The picture I paint of Grandma in my mind borders on the idyllic. We know that every person on this earth is flawed, but honestly in my examination of my memories, it is the goodness of her heart and the sweetness of her disposition that rises to the surface again and again. I have no recollection of her ever raising her voice or losing her temper, though surely some of us had to have tried her patience. She was a patient and loyal wife and a soft and feminine woman. In today's world, where there is both opportunity and pressure for a woman to think of herself as more than "just a wife and mother", Grandma was an example of the joys to be had in giving to others and embracing the quieter fulfillment of domesticity, a balance of spirit that increasingly influences my own choices as the years pass by. She left a legacy of love to all of us that we share with one another each time we play a game she taught us, use a phrase that was hers or make a recipe she passed on. I feel so fortunate to have been the recipient of so much affection and in awe that for as large as our family is, that love was ever expansive, swelling to include each new member with the same enthusiasm. Though her body became frail and her memories weak, her love truly broke the bonds of physical flesh and I still feel it now. It was Christ-like in generosity and I know we all will carry a piece of it until we see her again. We all will miss her, but I am sure she has simply discarded the aged body that contained her and is lavishing that love still upon us in a new, more ethereal way. She and Grandpa started this family and they are together now, without age, pain or fear. It is true that Heaven becomes a more tangible place as it becomes populated with those we love.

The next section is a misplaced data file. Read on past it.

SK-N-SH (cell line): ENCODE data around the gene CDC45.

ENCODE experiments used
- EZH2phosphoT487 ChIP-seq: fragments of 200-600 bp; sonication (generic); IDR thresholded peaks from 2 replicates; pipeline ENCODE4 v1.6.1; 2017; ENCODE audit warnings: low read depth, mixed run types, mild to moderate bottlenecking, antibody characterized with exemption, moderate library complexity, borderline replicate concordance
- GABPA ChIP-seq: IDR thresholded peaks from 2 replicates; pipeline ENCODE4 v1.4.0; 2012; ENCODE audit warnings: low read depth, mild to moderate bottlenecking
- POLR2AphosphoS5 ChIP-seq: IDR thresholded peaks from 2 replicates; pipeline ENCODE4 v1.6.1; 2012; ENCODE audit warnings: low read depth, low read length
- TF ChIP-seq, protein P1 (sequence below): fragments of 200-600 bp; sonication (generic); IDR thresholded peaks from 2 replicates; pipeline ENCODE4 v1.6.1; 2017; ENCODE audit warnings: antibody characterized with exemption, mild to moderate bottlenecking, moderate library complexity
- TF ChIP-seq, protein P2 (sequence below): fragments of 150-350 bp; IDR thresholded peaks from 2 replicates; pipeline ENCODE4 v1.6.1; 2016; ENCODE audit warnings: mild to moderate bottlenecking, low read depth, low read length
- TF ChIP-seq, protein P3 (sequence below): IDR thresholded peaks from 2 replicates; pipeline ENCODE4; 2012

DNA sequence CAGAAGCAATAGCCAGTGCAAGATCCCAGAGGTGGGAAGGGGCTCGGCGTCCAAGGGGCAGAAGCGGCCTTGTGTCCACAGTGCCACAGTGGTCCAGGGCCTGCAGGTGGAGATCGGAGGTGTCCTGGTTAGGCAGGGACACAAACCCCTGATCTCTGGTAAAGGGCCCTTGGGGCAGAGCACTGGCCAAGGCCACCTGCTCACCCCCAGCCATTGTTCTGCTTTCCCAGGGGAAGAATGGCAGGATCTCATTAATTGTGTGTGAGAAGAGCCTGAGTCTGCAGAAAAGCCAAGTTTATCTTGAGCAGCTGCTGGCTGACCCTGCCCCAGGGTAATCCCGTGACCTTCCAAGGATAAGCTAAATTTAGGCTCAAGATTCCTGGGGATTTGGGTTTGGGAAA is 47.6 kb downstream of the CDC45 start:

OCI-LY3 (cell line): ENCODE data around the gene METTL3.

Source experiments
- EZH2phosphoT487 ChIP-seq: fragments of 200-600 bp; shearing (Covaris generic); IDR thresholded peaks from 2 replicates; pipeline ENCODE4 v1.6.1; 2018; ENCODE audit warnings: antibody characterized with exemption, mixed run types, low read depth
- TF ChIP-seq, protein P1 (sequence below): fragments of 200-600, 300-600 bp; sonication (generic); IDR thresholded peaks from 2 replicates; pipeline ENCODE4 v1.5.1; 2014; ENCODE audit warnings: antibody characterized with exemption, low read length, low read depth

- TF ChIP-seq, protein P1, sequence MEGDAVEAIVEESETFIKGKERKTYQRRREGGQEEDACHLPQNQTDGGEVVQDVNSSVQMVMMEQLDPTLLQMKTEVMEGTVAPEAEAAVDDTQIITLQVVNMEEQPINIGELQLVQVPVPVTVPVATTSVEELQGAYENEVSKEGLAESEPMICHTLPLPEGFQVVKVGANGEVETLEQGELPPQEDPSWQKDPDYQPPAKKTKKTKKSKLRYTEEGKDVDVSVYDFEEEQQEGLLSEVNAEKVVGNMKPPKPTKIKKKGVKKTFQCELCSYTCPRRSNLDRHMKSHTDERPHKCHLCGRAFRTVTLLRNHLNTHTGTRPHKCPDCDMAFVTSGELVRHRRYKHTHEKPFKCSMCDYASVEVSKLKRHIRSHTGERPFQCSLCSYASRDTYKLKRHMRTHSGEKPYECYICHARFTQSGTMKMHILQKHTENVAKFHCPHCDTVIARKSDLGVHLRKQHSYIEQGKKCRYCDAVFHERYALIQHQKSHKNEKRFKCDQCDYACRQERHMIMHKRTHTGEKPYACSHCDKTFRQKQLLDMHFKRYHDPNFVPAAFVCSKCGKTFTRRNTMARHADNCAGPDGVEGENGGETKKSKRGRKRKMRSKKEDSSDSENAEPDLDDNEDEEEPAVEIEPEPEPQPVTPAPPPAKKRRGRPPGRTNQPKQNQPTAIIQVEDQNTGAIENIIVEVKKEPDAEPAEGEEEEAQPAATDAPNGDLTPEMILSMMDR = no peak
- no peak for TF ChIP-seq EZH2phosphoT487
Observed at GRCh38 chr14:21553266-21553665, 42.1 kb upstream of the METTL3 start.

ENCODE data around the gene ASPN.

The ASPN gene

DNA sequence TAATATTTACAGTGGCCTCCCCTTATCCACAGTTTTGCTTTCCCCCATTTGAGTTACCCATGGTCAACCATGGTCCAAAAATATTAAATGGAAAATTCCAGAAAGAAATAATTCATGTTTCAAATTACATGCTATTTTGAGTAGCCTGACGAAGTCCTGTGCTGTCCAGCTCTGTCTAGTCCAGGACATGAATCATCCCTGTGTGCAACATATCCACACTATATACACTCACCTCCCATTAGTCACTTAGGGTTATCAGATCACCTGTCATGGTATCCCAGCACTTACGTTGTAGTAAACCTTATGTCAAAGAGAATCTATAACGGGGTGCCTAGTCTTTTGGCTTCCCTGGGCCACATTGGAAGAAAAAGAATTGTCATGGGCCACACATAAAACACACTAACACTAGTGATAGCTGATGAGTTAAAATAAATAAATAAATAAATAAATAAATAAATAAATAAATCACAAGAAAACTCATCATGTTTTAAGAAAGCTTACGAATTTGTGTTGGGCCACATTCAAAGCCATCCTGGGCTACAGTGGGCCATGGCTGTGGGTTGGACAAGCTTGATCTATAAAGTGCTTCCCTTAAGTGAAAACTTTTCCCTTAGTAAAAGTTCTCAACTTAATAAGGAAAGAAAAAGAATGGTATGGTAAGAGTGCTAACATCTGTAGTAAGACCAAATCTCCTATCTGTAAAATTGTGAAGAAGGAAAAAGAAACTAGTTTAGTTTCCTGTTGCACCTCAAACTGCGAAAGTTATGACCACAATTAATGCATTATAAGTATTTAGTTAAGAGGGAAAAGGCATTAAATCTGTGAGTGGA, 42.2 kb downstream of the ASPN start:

Grandma, thank you for the gifts of each other and the memories we carry with us. We love you, we will miss you and we look forward to the day we all are together again.

Sunday, September 28, 2008

Deep roots